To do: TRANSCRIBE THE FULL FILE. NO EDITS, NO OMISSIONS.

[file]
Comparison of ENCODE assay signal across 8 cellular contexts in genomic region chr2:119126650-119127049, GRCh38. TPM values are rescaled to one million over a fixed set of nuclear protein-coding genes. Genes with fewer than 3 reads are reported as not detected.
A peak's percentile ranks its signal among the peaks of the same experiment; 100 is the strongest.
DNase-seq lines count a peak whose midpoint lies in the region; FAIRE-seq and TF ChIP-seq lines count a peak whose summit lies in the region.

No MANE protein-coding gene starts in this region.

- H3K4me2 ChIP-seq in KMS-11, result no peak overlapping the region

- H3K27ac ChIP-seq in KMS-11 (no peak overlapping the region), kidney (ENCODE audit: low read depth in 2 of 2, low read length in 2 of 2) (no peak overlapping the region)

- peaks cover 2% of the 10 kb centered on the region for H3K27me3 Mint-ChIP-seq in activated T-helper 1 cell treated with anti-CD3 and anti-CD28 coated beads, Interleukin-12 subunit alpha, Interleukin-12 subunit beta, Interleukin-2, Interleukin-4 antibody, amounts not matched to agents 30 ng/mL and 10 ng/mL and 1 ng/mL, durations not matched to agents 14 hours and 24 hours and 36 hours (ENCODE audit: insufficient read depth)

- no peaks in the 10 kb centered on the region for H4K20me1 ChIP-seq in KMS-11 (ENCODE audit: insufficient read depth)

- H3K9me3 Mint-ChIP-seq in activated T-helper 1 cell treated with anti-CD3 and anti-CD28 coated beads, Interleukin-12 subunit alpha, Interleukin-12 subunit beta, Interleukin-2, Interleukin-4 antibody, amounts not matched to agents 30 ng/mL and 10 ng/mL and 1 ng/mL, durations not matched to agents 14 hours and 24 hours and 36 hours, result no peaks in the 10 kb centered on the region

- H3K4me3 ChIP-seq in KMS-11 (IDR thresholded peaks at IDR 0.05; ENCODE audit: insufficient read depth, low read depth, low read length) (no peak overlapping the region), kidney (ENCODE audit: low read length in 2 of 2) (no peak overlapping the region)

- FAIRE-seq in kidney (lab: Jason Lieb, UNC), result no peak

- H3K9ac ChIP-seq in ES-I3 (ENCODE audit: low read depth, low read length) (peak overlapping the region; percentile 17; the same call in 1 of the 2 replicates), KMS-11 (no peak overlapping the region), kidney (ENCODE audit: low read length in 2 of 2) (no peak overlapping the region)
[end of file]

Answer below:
Comparison of ENCODE assay signal across 8 cellular contexts in genomic region chr2:119126650-119127049, GRCh38. TPM values are rescaled to one million over a fixed set of nuclear protein-coding genes. Genes with fewer than 3 reads are reported as not detected.
A peak's percentile ranks its signal among the peaks of the same experiment; 100 is the strongest.
DNase-seq lines count a peak whose midpoint lies in the region; FAIRE-seq and TF ChIP-seq lines count a peak whose summit lies in the region.

No MANE protein-coding gene starts in this region.

- H3K4me2 ChIP-seq in KMS-11, result no peak overlapping the region

- H3K27ac ChIP-seq in KMS-11 (no peak overlapping the region), kidney (ENCODE audit: low read depth in 2 of 2, low read length in 2 of 2) (no peak overlapping the region)

- peaks cover 2% of the 10 kb centered on the region for H3K27me3 Mint-ChIP-seq in activated T-helper 1 cell treated with anti-CD3 and anti-CD28 coated beads, Interleukin-12 subunit alpha, Interleukin-12 subunit beta, Interleukin-2, Interleukin-4 antibody, amounts not matched to agents 30 ng/mL and 10 ng/mL and 1 ng/mL, durations not matched to agents 14 hours and 24 hours and 36 hours (ENCODE audit: insufficient read depth)

- no peaks in the 10 kb centered on the region for H4K20me1 ChIP-seq in KMS-11 (ENCODE audit: insufficient read depth)

- H3K9me3 Mint-ChIP-seq in activated T-helper 1 cell treated with anti-CD3 and anti-CD28 coated beads, Interleukin-12 subunit alpha, Interleukin-12 subunit beta, Interleukin-2, Interleukin-4 antibody, amounts not matched to agents 30 ng/mL and 10 ng/mL and 1 ng/mL, durations not matched to agents 14 hours and 24 hours and 36 hours, result no peaks in the 10 kb centered on the region

- H3K4me3 ChIP-seq in KMS-11 (IDR thresholded peaks at IDR 0.05; ENCODE audit: insufficient read depth, low read depth, low read length) (no peak overlapping the region), kidney (ENCODE audit: low read length in 2 of 2) (no peak overlapping the region)

- FAIRE-seq in kidney (lab: Jason Lieb, UNC), result no peak

- H3K9ac ChIP-seq in ES-I3 (ENCODE audit: low read depth, low read length) (peak overlapping the region; percentile 17; the same call in 1 of the 2 replicates), KMS-11 (no peak overlapping the region), kidney (ENCODE audit: low read length in 2 of 2) (no peak overlapping the region)